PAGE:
Well there was a lot of time spent moving along the road ( and a few hours on the side of the road waiting for a new tire iron), the scenery made the time race past. The road from Vienviang to Luang Prabang was a writhing snake through some of the most unique mountains I have ever seen. They were jagged and spiked, as if some ancient race of giants had decided to build forested fortresses there. Towers and buttresses impaled the sky with sheer cliffs. The ridges between monoliths had spines covered in fin shaped protrusions. They were slumbering dinosaurs waiting to rise and shake off the eons of rock and jungle.
Farther north, the mountains around Luang Namtha were beautiful in a more subtle way. They heaved and rolled their way through rubber tree plantations and rice paddies before shimmering away into a haze.
I only spent one day in Luang Prabang as the accommodation was expensive and the tourists were plentiful. The majority of my time in northern Laos was spent in a national park outside Luang Namtha.
A side note on national parks. I cannot wait for the freedom of American ones. I took for granted how simple it was to pay an entry fee and jut explore without a guide. Do to the danger of land mines and a powerful monopoly on tourism, it's tough to enter any parks there on your own power. In retrospect, I would have done my research and entered via motorcycle, but I ran out of time. So I bit the bullet and joined a tour with some friends. I had and still have reservations about using peoples lives as tourist attractions and where the money of these tours go, but i hoped my mind would be changed.
Ramual, Edith, and I joined up with four others for a two day trek. Ramual and I have met off and on the past few weeks and traveled easily together like old friends. Edith we met in Luang Prabang and she stayed with us until our return to Thailand. Needless to say, with two more French travel partners, I think French may have been more useful than Thai in Laos.
Anyway our trek started along a shrouded jungle trail paralleling a river that cut through the foliage. The sun skipped its way through the green cathedral overhead, but we stayed cool following the bubbling water. We had a lunch served on banana leaves and eaten communally just like back at Mae Mut Garden. It was strange seeing my way of life, coworkers, and friends displayed as attractions.
Our late afternoon destination and accommodation for the night was a village spread out on a ridge overlooked the surrounded hills. As we trudged down the dusty main street, kids shrieked sabaibee and rushed to see if we had sweets or money to distribute. I decided to donate some goofy faces and attempts at language instead. The stunned looks and wide eyes when I counted to ten in Thai were worth more to me than the mad scrambles and fights over balloons and candles that others dished out. Even so, the children's eyes never shined with the complete innocence that I was used to. Their eyes were old and said that we know what death is, we know what life is, and we are trying to survive.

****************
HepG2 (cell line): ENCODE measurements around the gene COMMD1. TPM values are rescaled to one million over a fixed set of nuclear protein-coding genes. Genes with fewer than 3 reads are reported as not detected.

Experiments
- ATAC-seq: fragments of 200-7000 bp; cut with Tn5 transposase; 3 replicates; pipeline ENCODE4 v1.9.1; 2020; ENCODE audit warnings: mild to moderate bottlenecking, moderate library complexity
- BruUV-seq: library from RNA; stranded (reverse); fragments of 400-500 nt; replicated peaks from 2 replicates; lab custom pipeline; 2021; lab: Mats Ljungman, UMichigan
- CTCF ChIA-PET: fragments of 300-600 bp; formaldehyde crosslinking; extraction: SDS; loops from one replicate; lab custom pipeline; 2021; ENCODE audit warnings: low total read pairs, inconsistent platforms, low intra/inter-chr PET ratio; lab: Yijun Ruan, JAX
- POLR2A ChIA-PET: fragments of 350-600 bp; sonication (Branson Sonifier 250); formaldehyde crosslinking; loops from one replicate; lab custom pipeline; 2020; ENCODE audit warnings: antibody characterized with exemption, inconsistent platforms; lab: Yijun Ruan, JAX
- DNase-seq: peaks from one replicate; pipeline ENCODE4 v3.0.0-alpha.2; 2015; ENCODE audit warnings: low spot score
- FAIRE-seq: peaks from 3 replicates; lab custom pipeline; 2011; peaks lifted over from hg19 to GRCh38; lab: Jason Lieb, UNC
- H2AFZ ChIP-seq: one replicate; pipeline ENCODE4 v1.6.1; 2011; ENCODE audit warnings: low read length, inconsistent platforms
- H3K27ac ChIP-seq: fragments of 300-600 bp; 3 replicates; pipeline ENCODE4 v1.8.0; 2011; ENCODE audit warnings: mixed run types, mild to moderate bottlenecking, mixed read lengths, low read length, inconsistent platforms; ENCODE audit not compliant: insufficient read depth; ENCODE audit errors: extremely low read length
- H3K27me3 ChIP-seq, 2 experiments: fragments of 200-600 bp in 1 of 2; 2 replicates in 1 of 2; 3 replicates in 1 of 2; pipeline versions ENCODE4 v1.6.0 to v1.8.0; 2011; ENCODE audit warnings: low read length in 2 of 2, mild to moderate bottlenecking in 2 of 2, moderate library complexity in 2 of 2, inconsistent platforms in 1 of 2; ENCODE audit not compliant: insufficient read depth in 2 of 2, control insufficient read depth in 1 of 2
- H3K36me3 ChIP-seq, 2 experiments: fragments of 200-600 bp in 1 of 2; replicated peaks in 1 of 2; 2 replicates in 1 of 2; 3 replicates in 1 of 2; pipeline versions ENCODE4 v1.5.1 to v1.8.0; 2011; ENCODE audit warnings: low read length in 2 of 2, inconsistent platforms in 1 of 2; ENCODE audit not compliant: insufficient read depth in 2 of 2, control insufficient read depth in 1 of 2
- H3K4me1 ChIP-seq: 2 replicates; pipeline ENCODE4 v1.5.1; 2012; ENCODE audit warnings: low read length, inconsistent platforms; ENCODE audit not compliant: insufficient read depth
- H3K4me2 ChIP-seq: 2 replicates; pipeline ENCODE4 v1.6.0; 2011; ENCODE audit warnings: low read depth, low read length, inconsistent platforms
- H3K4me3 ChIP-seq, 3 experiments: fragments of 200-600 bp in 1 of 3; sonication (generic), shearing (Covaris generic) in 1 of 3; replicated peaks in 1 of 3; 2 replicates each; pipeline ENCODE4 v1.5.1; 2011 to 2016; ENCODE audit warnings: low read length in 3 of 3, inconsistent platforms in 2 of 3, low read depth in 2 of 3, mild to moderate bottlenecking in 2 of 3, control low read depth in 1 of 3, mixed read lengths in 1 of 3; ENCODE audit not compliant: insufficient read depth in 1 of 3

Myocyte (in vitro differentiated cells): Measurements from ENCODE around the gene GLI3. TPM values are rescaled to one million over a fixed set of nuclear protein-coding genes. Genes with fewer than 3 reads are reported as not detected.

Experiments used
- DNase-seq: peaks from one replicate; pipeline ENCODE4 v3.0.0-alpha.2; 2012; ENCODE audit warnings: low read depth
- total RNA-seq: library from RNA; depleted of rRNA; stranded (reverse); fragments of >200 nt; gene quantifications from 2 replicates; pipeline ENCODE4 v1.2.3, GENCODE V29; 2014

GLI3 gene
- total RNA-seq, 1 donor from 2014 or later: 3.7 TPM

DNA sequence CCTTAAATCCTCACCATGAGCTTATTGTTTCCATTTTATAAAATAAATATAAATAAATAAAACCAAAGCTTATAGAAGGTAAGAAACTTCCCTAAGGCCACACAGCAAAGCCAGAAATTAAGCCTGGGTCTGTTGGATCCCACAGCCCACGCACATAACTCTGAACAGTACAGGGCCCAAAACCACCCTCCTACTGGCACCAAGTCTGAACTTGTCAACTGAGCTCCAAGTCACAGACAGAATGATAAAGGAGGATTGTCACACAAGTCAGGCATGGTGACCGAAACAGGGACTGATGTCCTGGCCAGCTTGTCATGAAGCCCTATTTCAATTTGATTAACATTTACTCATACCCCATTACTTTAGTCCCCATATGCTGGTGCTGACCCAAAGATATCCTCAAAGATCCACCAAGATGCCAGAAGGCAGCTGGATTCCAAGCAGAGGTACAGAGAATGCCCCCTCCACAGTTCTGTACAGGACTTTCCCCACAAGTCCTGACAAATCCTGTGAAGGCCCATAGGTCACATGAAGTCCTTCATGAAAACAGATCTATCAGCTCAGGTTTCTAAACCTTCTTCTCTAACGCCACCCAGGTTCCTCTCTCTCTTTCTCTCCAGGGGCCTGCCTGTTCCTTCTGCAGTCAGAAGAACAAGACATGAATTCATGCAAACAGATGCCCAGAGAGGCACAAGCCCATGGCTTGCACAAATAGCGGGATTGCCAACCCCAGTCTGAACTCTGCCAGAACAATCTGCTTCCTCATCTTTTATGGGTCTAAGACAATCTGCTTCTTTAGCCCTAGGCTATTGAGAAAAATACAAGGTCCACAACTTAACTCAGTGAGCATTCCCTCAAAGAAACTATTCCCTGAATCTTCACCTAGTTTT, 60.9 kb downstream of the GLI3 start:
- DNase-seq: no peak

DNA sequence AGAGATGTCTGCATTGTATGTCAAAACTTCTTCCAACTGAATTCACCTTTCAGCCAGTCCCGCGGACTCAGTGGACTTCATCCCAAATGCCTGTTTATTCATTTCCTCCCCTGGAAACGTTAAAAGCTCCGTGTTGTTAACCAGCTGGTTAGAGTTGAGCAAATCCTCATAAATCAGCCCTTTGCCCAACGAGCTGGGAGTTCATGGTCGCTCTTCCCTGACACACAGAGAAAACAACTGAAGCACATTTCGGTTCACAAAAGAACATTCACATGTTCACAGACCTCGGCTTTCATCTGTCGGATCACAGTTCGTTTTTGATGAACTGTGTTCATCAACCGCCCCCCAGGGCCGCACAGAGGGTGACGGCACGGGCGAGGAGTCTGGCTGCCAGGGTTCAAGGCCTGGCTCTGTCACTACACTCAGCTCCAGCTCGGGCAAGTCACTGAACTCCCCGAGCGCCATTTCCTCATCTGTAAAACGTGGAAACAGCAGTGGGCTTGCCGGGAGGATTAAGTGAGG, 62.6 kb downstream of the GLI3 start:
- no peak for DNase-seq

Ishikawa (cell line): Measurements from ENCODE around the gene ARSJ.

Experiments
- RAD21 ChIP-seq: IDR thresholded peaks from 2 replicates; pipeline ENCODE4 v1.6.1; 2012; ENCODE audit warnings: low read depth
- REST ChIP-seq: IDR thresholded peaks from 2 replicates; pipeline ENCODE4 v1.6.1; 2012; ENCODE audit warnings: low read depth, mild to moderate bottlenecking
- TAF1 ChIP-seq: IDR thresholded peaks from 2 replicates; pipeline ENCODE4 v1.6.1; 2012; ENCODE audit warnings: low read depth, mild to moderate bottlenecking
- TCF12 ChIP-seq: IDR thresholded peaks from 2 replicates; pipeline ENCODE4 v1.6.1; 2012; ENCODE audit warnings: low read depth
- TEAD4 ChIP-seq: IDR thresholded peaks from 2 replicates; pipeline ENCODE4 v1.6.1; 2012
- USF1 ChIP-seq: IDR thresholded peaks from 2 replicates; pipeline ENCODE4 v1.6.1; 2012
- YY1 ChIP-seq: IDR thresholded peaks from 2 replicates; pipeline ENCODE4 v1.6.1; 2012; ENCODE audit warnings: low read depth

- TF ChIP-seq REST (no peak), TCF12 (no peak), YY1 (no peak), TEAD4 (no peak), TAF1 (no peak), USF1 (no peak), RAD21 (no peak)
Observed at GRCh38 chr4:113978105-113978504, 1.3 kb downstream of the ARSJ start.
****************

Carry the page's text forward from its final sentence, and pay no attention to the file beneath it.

The home we stayed in was simple and bustling. Kids from the village and pigs big and small pushed their way through the creaking wooden gate constantly. As often happens here in Southeast Asia the lines of property and family get blended into a beautiful confusing tapestry. We were served a home cooked meal of pumpkin and tomato dishes with sticky rice. After dinner we walked through a town lit in the blue shimmer of a half moon untarnished by harsh material lights. Down in the village, the only lights were simple bulbs hanging from the rafters and flashlights wielded by children relishing in the night. The beams pierced the air and flashed like fireflies. Edith, Ramual, and I sat in the road drinking a luke-warm BeerLao as the town eventually feel asleep and the children retreated to slumber.
While the village provided some very pleasant moments, I feel I have to mention the darker side. The patriarch of the house we stayed in was one of many men in the village trapped in a haze of opium. Before the rising of the sun and long after its setting, he sat with dirty rolling paper turning to ash in his mouth. His body was so skeletal it seemed that each wisp of smoke sucked a little bit of him out into the mountain air. He was stretched thin and hollowed out like a tree eaten by termites and soon to become a log. One eye was glazed maggot white and the other drifted from focus as he paced the yard. He barked laughter often, but it was empty and morphed into a cough more often than not. He was a man crumbling away before my eyes.
I don't know a lot about the efforts to stop opium abuse in Laos, but I know that the tourism in the area isn't helping. We were asked for donations for the school at the end of our tour, but from the wooden simplicity of the schoolhouse and the amount of children who actually made it there during the day, it was hard for me to see all of the money heading in that direction. Some other tours in the area actually highlighted the use of opium. Ramual talked to one American tourist who told him of his "opium experience" on a trek.